If you want to go surfing Victoria provides some of the best Australian and internationally famous surf beaches.
These have great consistent waves, from beginner waves to real wild and majestic seas - mighty swells that come spiraling across on the roaring 40's (strong westerly winds found between the latitudes of 40 and 49 degrees in the Southern Hemisphere).
It is especially the coast west of Melbourne that is blessed by some of the well known epic waves and mountainous swells - a real world class treat! However, the Southern Ocean water is fairly cold with water temperatures between 13 and 20 degree C, or 55 to 68degrees F. It is not for the dabbling fainthearted, but a thrill for the committed and serious.
Surfing was originally brought to Victoria 1919 by a surfer returning with a board from Hawaii. Victoria surfing is also famous for hosting the Rip Curl Pro World Surfing Championships at Easter.
Surfing Victoria is primarily associated with the Great Ocean Road running along the 243km stretch of coast west of Melbourne. Here, Torquay and Bells Beach became a surfing epicentre in the 60s.
Both sides of Cape Otway (the southerly tip of the Great Ocean Road) are lined with a pristine beaches, reefs and pointbreaks. Along the Great Ocean Road your dominant winds tend to be offshore, creating ideal surfing conditions.
Great Ocean Road surfing starts at Point Lonsdale and continues along many beaches to Torquay and Anglesea, and then across to Lorne and Apollo Bay with plenty of spots along the way for beginners and intermediate surfers.
World-renowned Bells Beach, where the Rip Curl Pro surf world championships are hosted each Easter, is at its best during autumn and winter.
There is the Surfworld Museum in Torquay, the largest of its kind in the world. It has great surfing memorabilia and houses the Australian Surfing Hall of Fame, as well as artefacts and memorabilia from the 35 years of the Rip Curl Pro surf world championships.
Then, past Cape Otway, youll find some of the best western surfing Victoria areas, with big beach breaks on the steeply sloping ocean floor and a variety of reefs. Great surfing spots continue all along the whole west coast of Victoria. However, the coast there is rugged and surfing is impossible in many areas, because of its towering cliffs and indented shoreline.
East of Melbourne you will find incessant waves at Phillip Island, Wilsons Promontary and the back beaches of the Mornington Peninsula. In these areas you tend to get more swell than west of Melbourne, but the dominant winds there are onshore, reducing the surfing quality.
While many Melbourne beaches are popular during summer, the best time for surfing is really in autumn (March May). Then the onshore winds provide bigger waves - wind and weather conditions are good. All the while the water still has some of its summer warmth.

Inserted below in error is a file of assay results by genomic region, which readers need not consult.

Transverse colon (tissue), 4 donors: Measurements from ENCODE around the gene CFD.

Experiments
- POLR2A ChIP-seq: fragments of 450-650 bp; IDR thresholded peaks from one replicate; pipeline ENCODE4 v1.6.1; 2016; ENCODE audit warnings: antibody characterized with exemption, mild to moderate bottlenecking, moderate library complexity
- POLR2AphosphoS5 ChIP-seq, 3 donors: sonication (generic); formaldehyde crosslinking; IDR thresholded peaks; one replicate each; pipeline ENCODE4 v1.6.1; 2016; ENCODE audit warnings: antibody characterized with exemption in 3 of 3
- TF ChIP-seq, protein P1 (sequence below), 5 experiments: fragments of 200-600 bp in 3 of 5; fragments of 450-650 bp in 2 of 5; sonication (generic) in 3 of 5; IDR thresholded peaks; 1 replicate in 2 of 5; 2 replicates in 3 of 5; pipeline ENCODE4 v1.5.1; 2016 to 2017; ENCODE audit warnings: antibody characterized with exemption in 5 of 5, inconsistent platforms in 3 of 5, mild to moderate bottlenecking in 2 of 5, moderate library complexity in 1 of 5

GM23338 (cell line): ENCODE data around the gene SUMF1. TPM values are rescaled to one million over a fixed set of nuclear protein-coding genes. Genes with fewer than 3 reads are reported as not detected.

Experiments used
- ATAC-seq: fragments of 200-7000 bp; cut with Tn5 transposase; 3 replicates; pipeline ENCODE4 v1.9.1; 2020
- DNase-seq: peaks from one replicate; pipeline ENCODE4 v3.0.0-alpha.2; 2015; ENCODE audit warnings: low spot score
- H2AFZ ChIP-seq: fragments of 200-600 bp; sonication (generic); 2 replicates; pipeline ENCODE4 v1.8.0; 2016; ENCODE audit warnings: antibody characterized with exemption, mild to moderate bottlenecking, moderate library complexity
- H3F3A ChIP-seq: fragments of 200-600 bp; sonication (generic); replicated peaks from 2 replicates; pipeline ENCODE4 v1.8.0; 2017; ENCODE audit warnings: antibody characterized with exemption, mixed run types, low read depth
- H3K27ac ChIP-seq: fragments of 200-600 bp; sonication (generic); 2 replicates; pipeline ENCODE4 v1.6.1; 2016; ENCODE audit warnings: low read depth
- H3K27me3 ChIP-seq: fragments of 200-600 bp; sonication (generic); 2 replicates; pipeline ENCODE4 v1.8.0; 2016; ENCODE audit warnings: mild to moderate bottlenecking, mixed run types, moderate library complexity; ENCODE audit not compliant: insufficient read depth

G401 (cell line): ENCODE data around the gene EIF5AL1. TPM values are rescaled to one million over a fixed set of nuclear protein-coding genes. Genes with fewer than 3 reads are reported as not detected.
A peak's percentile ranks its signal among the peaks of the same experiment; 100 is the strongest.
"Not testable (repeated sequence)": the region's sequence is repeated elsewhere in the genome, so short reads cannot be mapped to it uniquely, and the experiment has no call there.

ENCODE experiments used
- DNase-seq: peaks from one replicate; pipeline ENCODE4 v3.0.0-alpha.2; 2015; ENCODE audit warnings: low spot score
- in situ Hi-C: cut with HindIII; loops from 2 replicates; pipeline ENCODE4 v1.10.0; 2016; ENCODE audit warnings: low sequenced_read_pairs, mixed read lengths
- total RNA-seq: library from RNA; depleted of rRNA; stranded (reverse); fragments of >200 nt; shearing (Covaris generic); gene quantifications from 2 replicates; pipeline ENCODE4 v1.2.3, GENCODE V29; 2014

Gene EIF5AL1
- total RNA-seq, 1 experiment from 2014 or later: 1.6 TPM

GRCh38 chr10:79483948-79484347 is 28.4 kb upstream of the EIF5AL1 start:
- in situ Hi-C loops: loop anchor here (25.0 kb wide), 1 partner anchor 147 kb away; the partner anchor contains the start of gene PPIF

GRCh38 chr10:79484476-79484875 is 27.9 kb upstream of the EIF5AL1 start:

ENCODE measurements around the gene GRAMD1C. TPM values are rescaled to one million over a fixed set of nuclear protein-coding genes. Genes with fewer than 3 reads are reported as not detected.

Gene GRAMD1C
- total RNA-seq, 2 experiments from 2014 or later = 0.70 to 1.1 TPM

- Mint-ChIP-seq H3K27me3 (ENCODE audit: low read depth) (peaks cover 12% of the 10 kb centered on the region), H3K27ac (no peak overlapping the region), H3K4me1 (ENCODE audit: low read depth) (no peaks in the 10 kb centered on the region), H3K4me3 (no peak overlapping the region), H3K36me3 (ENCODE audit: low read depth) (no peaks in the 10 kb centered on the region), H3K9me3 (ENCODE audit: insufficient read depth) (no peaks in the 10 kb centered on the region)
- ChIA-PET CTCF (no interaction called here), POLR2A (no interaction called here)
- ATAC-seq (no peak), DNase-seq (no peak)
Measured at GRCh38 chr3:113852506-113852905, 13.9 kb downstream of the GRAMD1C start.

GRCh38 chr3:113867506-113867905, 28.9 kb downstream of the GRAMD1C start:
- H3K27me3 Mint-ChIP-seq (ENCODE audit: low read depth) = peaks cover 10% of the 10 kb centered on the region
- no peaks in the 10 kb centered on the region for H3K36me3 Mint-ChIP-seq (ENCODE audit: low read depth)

During summer (December February) the surf is smaller but there are still plenty of waves around. What is nice is that the water temperature can push up to 21 degrees in January and February. Because of the afternoon sea breeze most of the best surfing occurs in the mornings. The beach breaks along the Mornington Peninsula and around Phillip Island are great summer surfing spots.
Surfing in Victoria can be a bit of a challenge in winter (June August), with cold air, biting winds, and water and air temperatures that can dip below 14 degrees Celsius. You will need at least a 3/4mm wetsuit, ideally also booties a and a hood. However, offshore winds and larger swells continue guaranteeing great surfing.
Spring (September-November) doesnt really stand out for surfing, although great waves can still be had along all coastlines. In the first part of spring the water remains very chilly and in its later part sea breezes become more prevalent.
Here is a map and forecasts for
Victoria surfing spots.
The Great Ocean Road is a great place to learn how to surf. If you are new to surfing, there is a number of excellent learn-to-surf and body-board schools around that will help you stand on a board and get in some basics by the end of a two-hour session.
You can get your surf feet wet with Australia's leading surf school Go Ride A Wave at Torquai. They have successfully taught thousands of people of any age and shape to surf.
However, if you really want to master surfing, it is best to learn it intensively over a few days. You can go on a Great Ocean Road Surf Tour from Melbourne over one or more days. You will get hours of surfing and practice on different beaches, learning about breaks, waves and rips, with all equipment and accommodation provided. You can go on 1-5 day experiences, giving you a good start into this exhiliarating sport.
There are also equipment hire shops in many locations. However, it is always good advice to talk to locals and surfshop-staff before you paddle out. Make sure you know exactly which rips, rocks and undertows are at work in the water around you.
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